Analysis of a Ritual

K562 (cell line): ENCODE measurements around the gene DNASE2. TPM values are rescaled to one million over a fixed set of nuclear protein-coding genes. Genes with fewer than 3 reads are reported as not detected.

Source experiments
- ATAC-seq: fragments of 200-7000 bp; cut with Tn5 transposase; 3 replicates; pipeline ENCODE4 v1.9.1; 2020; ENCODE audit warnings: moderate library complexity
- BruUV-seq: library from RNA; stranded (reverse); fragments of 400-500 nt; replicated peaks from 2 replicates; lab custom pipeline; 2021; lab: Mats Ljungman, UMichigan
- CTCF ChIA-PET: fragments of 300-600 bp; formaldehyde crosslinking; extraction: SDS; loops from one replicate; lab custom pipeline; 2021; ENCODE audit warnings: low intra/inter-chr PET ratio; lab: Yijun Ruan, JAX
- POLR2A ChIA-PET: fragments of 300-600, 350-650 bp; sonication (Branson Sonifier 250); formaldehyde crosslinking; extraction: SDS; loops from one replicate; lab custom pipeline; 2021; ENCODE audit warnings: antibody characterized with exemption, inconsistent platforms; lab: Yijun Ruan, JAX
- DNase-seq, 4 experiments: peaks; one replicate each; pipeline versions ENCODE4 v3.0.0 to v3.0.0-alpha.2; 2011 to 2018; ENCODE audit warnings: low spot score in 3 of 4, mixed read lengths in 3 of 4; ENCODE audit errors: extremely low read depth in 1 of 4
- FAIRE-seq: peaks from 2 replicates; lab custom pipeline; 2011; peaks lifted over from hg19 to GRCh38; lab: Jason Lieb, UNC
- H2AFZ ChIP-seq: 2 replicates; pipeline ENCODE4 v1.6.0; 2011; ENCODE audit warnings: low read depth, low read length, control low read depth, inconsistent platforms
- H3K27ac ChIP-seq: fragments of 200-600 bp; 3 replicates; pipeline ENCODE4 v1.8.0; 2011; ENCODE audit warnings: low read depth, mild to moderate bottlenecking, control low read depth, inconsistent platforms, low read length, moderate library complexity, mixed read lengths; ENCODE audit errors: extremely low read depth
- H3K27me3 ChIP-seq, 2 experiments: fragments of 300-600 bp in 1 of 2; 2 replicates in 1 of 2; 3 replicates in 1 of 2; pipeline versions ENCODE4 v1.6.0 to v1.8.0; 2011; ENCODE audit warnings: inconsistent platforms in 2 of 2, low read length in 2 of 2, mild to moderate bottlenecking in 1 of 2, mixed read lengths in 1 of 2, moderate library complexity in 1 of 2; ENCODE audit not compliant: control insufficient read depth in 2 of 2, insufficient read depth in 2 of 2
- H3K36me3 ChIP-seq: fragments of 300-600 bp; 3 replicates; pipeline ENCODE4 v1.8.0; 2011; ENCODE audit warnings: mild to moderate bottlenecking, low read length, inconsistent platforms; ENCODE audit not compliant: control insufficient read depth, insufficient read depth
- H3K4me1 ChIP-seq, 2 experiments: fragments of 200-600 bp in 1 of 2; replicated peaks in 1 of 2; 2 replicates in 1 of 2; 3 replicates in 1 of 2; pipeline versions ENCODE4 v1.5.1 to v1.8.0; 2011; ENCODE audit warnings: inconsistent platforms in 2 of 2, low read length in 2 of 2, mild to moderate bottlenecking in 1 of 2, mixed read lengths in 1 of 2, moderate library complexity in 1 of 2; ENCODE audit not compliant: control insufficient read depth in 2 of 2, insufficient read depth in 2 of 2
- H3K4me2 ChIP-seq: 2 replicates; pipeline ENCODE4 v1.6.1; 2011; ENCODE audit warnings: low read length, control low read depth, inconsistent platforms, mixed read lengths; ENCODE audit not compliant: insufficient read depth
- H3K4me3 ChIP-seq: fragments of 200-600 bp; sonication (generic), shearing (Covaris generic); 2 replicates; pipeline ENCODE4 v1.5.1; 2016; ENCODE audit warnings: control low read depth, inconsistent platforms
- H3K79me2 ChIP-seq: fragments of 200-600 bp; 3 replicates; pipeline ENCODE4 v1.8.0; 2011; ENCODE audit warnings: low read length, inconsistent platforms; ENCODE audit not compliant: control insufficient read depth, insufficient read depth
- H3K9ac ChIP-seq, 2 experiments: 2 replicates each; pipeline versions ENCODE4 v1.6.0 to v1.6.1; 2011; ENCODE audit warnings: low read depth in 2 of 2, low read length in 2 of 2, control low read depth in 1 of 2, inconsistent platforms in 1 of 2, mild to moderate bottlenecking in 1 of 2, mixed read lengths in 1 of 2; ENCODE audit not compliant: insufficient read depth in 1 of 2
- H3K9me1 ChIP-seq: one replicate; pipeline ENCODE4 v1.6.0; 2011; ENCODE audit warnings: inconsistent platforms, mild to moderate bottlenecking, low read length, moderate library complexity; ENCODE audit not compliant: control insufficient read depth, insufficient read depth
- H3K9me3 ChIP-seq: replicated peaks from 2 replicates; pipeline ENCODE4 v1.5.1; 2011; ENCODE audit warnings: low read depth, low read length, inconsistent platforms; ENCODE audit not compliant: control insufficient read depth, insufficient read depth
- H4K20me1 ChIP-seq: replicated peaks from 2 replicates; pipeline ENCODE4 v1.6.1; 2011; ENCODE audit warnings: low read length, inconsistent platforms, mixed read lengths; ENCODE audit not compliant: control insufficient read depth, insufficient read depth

Stein and Stein (2011) delineate ritual as a patterned, recurring sequence of behaviors. Also, Stein and Stein (2011) define ritual as an essential component of religious practise. It may be prescribed by the traditions of a community; not all rituals are religious. The term usually refers to actions which are stylized, excluding actions which are arbitrarily chosen by the performers. A ritual may be performed on specific occasions, or at the preference of individuals or communities. It may be performed by a single individual, by a group, or by the entire community; in random places, or in places especially reserved for it; either in public, or in private. A ritual may be restricted to a certain division of the community, and may enable or underscore the passage between religious or social statuses. Moving onward, the purpose of a ritual varies. With religious obligations or ideals purposes vary from, satisfaction of spiritual or emotional needs of the practitioners, strengthening of social bonds, social and moral education, demonstration of respect or submission, stating one's affiliation, obtaining social acceptance or approval for some event. It may also be for just pleasure itself. Anthony Wallace stated that “ritual is religion in action; it is the cutting edge of the tool. Belief, although its recitation may be part of the ritual, or a ritual in its own right, serves to explain, to rationalize, to interpret and direct the energy of the ritual performance … it is ritual which accomplishes what religion sets out to do” (Wallace, 1966, p.102). The ritual that I decided to observe was my mom and her twins 43rd birthday. A birthday is a day when a person celebrates the anniversary of his or her birth. Birthdays are celebrated in numerous cultures, often with a gift, party, or rite of passage. The celebration of a birthday usually is thought to mark how old a person is, traditionally stopping when...
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